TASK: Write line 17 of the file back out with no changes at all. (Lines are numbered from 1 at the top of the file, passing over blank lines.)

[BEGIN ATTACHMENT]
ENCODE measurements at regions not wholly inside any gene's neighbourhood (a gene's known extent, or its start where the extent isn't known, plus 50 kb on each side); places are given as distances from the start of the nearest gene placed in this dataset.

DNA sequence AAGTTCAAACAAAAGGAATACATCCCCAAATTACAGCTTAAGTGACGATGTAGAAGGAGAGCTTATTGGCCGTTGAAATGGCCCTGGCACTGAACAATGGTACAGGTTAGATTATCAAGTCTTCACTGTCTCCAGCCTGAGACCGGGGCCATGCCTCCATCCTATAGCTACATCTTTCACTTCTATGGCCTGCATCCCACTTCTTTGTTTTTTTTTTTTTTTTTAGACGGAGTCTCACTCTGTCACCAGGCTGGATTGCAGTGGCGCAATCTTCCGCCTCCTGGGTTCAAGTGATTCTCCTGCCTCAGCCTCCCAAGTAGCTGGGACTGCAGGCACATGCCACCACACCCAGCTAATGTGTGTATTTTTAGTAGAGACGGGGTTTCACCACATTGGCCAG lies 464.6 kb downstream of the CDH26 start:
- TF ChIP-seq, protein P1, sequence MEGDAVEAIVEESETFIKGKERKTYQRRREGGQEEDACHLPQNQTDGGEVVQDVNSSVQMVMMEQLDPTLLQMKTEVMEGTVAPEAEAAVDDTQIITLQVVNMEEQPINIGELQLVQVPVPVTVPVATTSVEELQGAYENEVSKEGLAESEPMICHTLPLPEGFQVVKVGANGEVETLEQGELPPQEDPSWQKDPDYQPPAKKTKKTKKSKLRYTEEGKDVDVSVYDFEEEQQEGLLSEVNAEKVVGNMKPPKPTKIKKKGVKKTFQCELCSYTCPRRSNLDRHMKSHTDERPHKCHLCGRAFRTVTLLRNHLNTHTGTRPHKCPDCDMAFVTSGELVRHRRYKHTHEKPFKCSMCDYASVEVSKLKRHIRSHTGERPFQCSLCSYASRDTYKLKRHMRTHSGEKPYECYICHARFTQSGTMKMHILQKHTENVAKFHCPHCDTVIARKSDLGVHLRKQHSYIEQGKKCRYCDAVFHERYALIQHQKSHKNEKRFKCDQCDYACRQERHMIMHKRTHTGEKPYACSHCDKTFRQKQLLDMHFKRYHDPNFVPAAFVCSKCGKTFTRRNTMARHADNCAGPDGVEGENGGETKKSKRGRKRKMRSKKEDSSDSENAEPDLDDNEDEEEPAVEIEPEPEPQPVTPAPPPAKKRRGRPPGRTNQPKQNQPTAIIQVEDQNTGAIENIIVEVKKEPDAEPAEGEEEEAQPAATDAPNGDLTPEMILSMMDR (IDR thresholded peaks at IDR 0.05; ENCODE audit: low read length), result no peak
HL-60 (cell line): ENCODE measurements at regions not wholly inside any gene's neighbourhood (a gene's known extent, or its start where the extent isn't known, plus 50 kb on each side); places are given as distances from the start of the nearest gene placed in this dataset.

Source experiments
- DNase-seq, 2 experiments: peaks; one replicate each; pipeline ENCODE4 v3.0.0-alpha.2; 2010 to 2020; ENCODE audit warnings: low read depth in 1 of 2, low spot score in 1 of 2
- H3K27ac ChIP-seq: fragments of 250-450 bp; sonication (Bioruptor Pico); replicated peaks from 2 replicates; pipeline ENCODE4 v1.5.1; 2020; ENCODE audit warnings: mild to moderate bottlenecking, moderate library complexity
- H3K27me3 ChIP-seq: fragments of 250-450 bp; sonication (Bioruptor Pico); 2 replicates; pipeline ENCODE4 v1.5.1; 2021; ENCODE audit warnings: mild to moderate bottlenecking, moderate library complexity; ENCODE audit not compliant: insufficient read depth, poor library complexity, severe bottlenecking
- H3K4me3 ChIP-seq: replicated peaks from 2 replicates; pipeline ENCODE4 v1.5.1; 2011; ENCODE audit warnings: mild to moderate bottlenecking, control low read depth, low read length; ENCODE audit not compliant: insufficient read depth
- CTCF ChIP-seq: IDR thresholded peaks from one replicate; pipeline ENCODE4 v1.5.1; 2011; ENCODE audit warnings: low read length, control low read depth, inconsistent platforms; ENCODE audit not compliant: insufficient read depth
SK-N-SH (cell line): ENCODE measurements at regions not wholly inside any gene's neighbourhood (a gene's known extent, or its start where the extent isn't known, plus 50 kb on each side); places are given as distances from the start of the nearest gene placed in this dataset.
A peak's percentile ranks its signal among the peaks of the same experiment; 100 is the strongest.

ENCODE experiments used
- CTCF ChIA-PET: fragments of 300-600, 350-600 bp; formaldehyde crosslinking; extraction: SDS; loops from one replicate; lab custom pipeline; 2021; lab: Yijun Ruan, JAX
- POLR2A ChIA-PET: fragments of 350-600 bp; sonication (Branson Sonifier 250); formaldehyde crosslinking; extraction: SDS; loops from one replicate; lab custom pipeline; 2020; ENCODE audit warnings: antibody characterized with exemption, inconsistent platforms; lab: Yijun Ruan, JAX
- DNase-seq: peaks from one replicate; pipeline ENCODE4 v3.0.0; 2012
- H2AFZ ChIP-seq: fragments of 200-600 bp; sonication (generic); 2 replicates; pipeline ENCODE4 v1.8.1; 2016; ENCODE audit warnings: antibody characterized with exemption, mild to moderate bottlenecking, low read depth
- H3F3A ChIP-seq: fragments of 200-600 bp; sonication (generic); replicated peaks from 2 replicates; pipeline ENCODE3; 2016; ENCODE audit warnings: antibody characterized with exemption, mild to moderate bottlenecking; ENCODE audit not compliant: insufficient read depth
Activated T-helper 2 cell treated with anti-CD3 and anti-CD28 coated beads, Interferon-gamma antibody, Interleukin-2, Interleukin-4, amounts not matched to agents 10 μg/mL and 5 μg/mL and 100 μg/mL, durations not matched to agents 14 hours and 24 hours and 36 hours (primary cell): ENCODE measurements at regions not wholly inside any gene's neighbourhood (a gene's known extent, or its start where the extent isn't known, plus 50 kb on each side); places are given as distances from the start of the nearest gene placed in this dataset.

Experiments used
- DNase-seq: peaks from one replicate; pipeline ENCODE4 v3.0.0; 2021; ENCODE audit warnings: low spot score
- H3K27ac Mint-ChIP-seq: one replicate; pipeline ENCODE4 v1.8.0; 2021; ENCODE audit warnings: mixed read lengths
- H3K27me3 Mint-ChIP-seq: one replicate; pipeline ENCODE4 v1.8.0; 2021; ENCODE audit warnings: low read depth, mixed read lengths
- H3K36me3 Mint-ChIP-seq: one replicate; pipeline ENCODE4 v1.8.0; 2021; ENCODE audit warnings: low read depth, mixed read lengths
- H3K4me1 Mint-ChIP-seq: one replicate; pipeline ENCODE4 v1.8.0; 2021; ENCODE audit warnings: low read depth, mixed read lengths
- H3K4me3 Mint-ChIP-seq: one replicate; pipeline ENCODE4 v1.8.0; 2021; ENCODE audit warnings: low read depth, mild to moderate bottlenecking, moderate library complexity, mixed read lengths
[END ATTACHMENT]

- H2AFZ ChIP-seq: fragments of 200-600 bp; sonication (generic); 2 replicates; pipeline ENCODE4 v1.8.1; 2016; ENCODE audit warnings: antibody characterized with exemption, mild to moderate bottlenecking, low read depth